I don’t support the modern notion of romantic relationships, but I understand that people have needs. We are social creatures, and we need each other. While it may seem that the easiest answer to our need for each other is to get into romantic relationship so that we can have our needs for sexual, physical, emotional, romantic, financial and social stimulation met, in reality the societal expectation that one person will fulfill all the above needs and fulfill them well is pretty ridiculous. The idea that we go on dating apps like Tinder and OK Cupid looking to meet strangers who we then vet as potential partners and as people who have the capacity and are eager to fill those needs is illogical because few people are already able to fulfill those needs for themselves. Personally, I believe that it makes sense to have a large social network, one where a variety of people are able to fill a variety of needs so that the pressure to be a great lover, a caring person, stable, gainfully employed, going somewhere in life, attentive to another person’s needs, emotionally available, socially agile is spread among several people rather than heaped onto one poor, unsuspecting, unprepared individual. Sexual stimulation doesn’t have to┬ábe the same need that is fulfilled by a person with whom you engage in mundane social activities.

When it comes to commitment, the ability to commit to people, places and experiences in the long term is a very healthy practice. However, commitment doesn’t work for everybody all the time, and it’s not always appropriate. Committing to people who are in your life and elevate your self worth is an excellent choice, but the expectation of commitment within the context of a romantic relationship isn’t always the best decision because committing to someone who fulfills a romantic role in your life simply because that is what we’re supposed to do – that’s not a recipe for success. That’s a recipe for rushing into things. The nature of our relationships shouldn’t be dictated by commitment, and the freedom to come and go as you choose is what allows people to rationally stay in one place and with one person. Likewise, not all personality types jibe well with commitment. Some people crave it, yet other people – due to whatever life experiences they have had – are less inclined to settle down. And there’s nothing wrong with that. There’s nothing wrong with wanting commitment, and there’s nothing wrong with wanting fluidity in your relationships. It’s wrong to force your personal agenda on someone who doesn’t want it or isn’t prepared for it.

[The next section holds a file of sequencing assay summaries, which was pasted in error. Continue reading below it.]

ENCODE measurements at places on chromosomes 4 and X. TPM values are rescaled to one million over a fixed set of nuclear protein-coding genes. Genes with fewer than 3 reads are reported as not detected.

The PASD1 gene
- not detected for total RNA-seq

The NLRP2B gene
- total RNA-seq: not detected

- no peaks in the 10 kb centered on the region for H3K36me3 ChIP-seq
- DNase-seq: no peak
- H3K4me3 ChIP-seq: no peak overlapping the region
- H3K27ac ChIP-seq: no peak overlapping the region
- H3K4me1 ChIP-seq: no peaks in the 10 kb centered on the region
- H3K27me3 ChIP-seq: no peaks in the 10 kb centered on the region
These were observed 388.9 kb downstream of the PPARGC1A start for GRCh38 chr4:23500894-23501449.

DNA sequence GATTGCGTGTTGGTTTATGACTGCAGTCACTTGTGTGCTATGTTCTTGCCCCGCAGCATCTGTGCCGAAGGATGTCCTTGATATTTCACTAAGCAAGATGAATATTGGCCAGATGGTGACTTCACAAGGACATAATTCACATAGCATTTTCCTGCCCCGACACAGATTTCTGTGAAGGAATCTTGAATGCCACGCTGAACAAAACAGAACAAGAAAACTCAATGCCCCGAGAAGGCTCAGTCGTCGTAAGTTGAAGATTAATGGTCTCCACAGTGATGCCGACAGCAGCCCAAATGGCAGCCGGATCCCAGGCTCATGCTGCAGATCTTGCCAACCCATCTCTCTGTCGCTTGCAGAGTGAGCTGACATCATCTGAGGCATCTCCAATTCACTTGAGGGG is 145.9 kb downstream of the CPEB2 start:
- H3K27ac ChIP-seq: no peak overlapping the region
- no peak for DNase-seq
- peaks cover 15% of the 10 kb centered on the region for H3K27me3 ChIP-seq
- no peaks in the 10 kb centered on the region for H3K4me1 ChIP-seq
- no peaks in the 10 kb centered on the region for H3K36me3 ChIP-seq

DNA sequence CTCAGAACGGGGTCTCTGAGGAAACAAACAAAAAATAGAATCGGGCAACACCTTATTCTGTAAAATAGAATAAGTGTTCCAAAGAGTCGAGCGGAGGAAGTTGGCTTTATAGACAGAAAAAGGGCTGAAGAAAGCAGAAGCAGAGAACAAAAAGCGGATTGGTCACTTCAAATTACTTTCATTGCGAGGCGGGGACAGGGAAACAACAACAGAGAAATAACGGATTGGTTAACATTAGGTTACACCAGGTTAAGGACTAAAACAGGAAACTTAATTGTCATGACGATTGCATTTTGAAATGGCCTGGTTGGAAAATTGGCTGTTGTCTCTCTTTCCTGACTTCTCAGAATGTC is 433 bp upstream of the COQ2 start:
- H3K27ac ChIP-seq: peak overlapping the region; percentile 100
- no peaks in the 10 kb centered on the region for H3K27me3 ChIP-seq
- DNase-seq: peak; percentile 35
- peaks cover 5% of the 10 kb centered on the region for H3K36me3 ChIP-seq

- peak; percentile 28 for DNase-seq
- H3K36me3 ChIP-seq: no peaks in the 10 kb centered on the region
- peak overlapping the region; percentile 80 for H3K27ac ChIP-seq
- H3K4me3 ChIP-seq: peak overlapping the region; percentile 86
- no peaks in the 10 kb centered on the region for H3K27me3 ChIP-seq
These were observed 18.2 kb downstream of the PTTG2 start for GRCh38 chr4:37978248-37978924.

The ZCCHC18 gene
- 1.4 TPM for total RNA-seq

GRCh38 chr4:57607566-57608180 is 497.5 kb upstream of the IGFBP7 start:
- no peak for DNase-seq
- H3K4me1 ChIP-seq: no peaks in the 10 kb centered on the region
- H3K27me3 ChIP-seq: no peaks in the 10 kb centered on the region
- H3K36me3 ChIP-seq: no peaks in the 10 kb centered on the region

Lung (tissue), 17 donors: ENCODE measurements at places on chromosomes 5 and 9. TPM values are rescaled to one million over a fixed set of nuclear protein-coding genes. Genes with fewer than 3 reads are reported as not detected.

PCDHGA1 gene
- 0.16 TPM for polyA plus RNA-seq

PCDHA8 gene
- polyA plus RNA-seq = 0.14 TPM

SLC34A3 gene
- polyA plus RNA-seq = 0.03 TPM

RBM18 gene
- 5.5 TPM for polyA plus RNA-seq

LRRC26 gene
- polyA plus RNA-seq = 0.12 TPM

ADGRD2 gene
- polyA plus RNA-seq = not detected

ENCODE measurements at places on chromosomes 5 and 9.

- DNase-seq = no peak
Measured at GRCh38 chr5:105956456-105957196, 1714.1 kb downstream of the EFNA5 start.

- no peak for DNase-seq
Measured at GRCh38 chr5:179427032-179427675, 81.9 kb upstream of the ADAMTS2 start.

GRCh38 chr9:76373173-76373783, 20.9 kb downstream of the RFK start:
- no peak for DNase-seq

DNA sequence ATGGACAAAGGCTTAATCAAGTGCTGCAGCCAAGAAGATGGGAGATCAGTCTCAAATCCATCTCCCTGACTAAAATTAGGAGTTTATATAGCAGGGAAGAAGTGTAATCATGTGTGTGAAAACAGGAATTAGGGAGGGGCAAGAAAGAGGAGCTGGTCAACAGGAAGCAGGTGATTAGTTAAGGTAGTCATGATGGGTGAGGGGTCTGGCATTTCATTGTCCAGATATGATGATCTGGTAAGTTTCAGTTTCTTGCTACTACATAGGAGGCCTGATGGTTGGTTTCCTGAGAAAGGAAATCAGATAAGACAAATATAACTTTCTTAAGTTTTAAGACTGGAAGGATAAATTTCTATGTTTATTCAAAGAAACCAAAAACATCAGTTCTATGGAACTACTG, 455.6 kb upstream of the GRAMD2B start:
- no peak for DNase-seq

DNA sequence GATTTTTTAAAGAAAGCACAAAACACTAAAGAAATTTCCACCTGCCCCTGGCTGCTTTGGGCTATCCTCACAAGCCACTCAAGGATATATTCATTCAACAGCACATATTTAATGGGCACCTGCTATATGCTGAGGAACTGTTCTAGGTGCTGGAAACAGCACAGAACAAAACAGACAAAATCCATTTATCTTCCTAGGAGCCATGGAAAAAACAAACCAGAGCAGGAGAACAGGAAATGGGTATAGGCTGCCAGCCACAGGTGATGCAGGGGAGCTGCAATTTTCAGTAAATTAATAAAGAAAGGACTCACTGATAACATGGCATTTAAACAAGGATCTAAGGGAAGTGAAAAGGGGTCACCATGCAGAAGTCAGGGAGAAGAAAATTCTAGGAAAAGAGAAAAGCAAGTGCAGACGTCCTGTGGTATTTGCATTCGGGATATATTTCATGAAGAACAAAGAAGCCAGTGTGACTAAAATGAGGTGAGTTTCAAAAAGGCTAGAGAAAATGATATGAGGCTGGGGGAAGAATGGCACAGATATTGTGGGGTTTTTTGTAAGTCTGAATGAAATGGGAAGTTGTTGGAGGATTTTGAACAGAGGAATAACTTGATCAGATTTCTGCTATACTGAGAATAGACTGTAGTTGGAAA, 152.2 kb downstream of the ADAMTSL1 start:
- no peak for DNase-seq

At the end of the day, there’s nothing wrong with wanting to be in a relationship or wanting commitment. But there is something wrong with perpetuating heteronormative, misogynistic relationship patterns and expecting commitment from strangers. It’s on us to fix these things, and rather than bemoaning being single, we should celebrate our liberty and appreciate the relationships that we already have with the people in our lives rather than downgrading them to a status as lesser than because they don’t fulfill certain romantic or sexual roles. Romance is a snake oil that too many people are selling as the antidote to loneliness and the cause of so many other problems.